Carla Canseco: Experiencing trauma of families torn apart

I am a Latina student at Linfield College who has traumatic personal experience with family separation.

Though awareness of this U.S. immigration practice has just reached the surface within our society these past few months, I discovered it first hand when I was 15.

As a child of immigrants coming from an extended family of immigrants, the things I have witnessed and experienced have shaped who I am. They color the decisions I make every day and fuel my commitment to help my community.

Growing up, I never understood what my family and I were at risk of losing. It didn’t fully register with me until my cousins experienced separation themselves and I saw how much this event affected their lives.

Right after Thanksgiving that year, my dad received a call informing him my uncle had been detained and was facing deportation.

I was confused. My first thought was, “What about my aunt and cousins?”

I wondered if my uncle would be coming back for Christmas. I didn’t understand what was happening.

Later, I understood. And I learned there was nothing any of us could do.

I saw how much it affected my aunt and cousins — not only financially, but also emotionally.

My older cousin was 13, my younger cousin 8.

The 13-year-old was a great student, earning A’s and B’s and involved in both school and after-school activities, including soccer.

The 8-year-old loved going to school. Learning a new language was challenging, but she worked hard at it, in order to communicate with her friends and teachers.

My cousins were living the American Dream and enjoying all the opportunities it afforded. Then these opportunities were ripped away from them.

What my cousins and aunt went through in the loss of their father and her husband was unjustifiable. The trauma not only caused them to be separated from their dad, but also changed their living situation.

My aunt had to sell everything she owned and pick up more hours at work in an attempt to make ends meet. But it wasn’t enough, so she moved in with my grandma.

These sudden changes from my uncle’s deportation caused both my cousins to change drastically.

The 13-year-old started skipping school, failing classes and getting into fights. He was soon on the verge of expulsion.

He was also working on the side, trying to help his mom pay the bills.

He wasn’t the only one struggling to cope either.

My 8-year-old cousin started getting into trouble as well. She started stealing from friends and skipping school.

The impact on both my cousins was severe.

But it made sense. How are you supposed to act when your father is ripped away from you and you don’t know if you’ll ever see him again?

In the end, my aunt and cousins moved back to Mexico to rejoin my uncle.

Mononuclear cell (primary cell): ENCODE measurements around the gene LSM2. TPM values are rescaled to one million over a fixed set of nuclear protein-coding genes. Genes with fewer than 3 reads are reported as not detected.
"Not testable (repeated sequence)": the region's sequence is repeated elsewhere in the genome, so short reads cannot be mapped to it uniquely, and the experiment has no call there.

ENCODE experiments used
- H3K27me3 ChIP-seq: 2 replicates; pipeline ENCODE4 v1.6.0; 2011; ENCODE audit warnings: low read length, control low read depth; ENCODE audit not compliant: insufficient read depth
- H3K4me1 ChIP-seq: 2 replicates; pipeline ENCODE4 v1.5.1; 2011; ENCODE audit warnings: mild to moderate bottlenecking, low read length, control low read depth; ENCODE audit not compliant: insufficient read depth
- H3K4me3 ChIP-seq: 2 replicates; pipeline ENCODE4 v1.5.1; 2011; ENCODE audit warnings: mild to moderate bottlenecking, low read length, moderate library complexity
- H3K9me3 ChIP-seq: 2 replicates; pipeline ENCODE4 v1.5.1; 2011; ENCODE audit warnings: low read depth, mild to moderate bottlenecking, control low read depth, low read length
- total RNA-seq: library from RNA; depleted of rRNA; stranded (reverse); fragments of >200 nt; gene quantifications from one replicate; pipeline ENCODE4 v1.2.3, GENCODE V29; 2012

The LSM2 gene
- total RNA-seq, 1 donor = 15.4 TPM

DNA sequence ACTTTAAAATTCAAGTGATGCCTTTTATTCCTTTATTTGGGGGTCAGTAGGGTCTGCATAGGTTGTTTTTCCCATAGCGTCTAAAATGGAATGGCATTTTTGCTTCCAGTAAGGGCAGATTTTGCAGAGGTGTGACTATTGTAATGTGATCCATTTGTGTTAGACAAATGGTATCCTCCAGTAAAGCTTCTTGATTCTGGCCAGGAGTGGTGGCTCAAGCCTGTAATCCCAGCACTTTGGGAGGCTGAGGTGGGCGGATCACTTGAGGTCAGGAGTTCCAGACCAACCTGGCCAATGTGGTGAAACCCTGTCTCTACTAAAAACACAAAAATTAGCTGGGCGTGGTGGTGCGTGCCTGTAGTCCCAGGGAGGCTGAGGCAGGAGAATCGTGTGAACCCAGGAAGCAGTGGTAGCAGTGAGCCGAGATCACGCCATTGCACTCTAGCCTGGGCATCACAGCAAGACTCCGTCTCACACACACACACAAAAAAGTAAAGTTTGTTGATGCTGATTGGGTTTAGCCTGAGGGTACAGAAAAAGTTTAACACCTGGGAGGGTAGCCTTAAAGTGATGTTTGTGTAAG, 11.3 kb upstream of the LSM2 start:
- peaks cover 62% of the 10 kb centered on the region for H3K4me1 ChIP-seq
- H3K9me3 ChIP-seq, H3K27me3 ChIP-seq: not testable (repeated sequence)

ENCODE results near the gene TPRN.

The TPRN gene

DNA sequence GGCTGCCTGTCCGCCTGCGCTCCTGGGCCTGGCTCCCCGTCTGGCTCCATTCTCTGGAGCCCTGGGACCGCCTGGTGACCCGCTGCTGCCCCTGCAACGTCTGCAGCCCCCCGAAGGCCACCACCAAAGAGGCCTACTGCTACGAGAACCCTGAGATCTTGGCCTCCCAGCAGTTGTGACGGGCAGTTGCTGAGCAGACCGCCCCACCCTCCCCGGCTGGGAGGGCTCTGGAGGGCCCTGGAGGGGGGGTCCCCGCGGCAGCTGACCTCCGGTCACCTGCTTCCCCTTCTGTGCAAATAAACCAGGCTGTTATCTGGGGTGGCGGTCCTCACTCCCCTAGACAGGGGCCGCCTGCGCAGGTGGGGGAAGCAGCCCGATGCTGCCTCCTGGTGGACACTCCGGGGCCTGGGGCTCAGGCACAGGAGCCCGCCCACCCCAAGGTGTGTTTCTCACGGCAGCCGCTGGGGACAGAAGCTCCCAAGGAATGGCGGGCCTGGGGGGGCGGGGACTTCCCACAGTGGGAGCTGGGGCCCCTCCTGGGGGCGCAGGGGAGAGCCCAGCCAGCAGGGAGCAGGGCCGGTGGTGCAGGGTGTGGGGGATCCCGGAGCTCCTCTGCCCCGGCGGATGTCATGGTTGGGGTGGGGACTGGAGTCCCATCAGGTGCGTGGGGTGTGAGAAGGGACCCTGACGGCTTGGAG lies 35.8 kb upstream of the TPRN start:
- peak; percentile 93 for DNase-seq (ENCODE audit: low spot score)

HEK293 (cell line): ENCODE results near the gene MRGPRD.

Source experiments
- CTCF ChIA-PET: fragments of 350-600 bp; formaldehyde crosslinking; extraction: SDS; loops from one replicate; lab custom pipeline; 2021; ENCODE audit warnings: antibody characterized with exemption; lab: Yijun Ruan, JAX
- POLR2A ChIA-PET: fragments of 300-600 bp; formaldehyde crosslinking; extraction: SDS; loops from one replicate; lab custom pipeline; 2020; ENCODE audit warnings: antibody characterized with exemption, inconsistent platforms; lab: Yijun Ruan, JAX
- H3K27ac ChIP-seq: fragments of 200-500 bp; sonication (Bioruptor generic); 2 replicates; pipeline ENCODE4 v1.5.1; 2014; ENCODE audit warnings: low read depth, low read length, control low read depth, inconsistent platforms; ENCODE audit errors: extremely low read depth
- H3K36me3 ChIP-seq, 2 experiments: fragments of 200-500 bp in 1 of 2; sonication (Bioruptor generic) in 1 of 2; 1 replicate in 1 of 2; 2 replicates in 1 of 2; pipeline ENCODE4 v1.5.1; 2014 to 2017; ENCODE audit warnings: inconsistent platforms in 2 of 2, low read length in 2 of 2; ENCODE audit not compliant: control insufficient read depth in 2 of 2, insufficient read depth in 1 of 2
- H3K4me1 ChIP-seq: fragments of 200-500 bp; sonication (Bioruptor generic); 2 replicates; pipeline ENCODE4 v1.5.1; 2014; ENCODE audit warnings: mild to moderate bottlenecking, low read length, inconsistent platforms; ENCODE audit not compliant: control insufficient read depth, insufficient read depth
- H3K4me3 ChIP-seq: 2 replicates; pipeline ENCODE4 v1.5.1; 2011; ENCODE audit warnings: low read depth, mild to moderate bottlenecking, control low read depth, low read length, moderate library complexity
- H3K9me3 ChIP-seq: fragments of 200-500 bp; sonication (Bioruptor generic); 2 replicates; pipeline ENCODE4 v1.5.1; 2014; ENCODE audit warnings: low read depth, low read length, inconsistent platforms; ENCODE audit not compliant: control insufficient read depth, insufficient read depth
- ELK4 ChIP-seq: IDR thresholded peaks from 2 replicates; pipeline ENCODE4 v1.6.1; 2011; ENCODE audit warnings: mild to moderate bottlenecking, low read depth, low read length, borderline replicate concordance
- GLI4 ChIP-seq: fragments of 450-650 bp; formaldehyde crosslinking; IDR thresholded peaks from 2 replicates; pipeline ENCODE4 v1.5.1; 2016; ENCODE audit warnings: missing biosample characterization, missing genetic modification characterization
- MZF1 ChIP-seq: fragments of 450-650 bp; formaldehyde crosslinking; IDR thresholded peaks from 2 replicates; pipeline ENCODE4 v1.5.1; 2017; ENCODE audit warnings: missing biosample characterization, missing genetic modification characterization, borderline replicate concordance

The older cousin quit pursuing an education. He’s now 19 and already has a family of his own.

This experience has shaped who I am as well. In fact, it has affected me in ways that others at my college wouldn’t understand.

Almost all the students who decide to have a study-abroad experience at Linfield are Anglo. But I decided to join them.

I didn’t understand why my Hispanic friends didn’t apply. I didn’t understand why I was the only brown Latina getting ready to visit the other side of the world.

The Trump administration took power as my time to study abroad grew near. And then I understood why.

As I began to pack my bags, people would ask me if I was excited about getting a chance to roam the streets of Europe on my own. I was excited, and expressed that.

But I was also feeling someting I didn’t express — fear and anxiety.

As a first-generation U.S. citizen, I never thought I would have to live in fear. But that had become a reality.

I prayed I wouldn’t receive a call in Europe telling me I had to rush home because my parents had been detained. I prayed that when it was time to come home, I’d return to both parents, ready to hug me and listen to my stories.

It was their dream to give me the best opportunities possible and mine to take the greatest advantage possible.

But I was afraid I’d experience what my cousins did. I was afraid I’d have to drop out and become the legal guardian of my 10-year-old sister.

Fortunately, I returned to an intact family at the end of my trip. That isn’t always the case.

I thought I was alone in harboring such feelings about traveling abroad. They weren’t something my fellow travelers could relate to.

I told them I was homesick. There was no way they could understand the type of homesick I was feeling.

Parents with passports were prepared to rush to their aid if anything happened. I didn’t enjoy that privilege.

But when I shared by feelings with my Hispanic friends, they understood. I realized I wasn’t alone, and am still not alone.

They also feared chasing their dreams traveling the world and experiencing other cultures. They feared becoming separated from their parents, just as I did.

For Hispanic families, this isn’t an issue just now arising. It’s an issue of long standing that’s become more troublesome.

Children who haven’t endured separation themselves have a taste of the trauma anway. They are haunted by the prospect of coming home to an empty house and never getting to say goodbye.

That motivates me to work with Lutheran Community Services and make it a career goal of mine to help families stay together.



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